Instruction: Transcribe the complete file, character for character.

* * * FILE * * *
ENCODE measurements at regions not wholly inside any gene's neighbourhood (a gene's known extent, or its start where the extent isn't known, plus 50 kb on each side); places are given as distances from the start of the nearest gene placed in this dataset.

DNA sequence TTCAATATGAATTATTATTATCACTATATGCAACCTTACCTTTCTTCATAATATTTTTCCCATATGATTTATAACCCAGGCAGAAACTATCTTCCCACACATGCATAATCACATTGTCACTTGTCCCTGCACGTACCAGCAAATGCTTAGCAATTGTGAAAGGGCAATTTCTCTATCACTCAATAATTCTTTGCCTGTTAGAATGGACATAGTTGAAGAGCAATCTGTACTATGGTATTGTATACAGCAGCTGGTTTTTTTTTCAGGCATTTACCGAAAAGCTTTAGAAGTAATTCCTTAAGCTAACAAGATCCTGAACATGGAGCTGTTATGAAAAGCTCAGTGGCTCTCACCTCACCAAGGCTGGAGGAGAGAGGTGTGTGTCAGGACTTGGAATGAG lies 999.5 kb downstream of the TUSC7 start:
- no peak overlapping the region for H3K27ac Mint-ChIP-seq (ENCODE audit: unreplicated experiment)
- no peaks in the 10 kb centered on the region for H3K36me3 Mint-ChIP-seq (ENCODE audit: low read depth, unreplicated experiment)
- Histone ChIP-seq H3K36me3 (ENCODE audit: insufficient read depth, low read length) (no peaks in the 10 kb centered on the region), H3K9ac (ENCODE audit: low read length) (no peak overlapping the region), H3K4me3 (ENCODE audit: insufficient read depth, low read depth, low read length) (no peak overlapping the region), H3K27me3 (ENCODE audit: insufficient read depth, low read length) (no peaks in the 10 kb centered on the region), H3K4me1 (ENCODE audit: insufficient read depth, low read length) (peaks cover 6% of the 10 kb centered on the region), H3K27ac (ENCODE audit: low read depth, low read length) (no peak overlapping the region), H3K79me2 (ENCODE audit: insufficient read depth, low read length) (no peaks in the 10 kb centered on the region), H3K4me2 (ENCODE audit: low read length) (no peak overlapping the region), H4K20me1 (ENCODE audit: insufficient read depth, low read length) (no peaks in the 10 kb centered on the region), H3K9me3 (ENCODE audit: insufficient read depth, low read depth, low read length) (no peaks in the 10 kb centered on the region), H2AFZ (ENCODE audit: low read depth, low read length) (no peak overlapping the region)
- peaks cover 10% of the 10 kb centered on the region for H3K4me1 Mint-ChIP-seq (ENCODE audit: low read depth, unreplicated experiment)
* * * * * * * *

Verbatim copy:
ENCODE measurements at regions not wholly inside any gene's neighbourhood (a gene's known extent, or its start where the extent isn't known, plus 50 kb on each side); places are given as distances from the start of the nearest gene placed in this dataset.

DNA sequence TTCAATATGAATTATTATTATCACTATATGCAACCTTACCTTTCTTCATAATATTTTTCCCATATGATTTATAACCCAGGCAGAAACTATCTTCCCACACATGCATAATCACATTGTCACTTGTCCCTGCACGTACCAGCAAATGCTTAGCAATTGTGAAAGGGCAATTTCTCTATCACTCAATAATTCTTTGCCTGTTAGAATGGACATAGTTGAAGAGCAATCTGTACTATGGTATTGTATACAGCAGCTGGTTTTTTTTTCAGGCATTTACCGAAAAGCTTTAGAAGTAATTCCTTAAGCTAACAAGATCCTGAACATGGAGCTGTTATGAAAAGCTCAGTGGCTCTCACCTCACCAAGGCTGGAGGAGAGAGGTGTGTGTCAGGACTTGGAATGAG lies 999.5 kb downstream of the TUSC7 start:
- no peak overlapping the region for H3K27ac Mint-ChIP-seq (ENCODE audit: unreplicated experiment)
- no peaks in the 10 kb centered on the region for H3K36me3 Mint-ChIP-seq (ENCODE audit: low read depth, unreplicated experiment)
- Histone ChIP-seq H3K36me3 (ENCODE audit: insufficient read depth, low read length) (no peaks in the 10 kb centered on the region), H3K9ac (ENCODE audit: low read length) (no peak overlapping the region), H3K4me3 (ENCODE audit: insufficient read depth, low read depth, low read length) (no peak overlapping the region), H3K27me3 (ENCODE audit: insufficient read depth, low read length) (no peaks in the 10 kb centered on the region), H3K4me1 (ENCODE audit: insufficient read depth, low read length) (peaks cover 6% of the 10 kb centered on the region), H3K27ac (ENCODE audit: low read depth, low read length) (no peak overlapping the region), H3K79me2 (ENCODE audit: insufficient read depth, low read length) (no peaks in the 10 kb centered on the region), H3K4me2 (ENCODE audit: low read length) (no peak overlapping the region), H4K20me1 (ENCODE audit: insufficient read depth, low read length) (no peaks in the 10 kb centered on the region), H3K9me3 (ENCODE audit: insufficient read depth, low read depth, low read length) (no peaks in the 10 kb centered on the region), H2AFZ (ENCODE audit: low read depth, low read length) (no peak overlapping the region)
- peaks cover 10% of the 10 kb centered on the region for H3K4me1 Mint-ChIP-seq (ENCODE audit: low read depth, unreplicated experiment)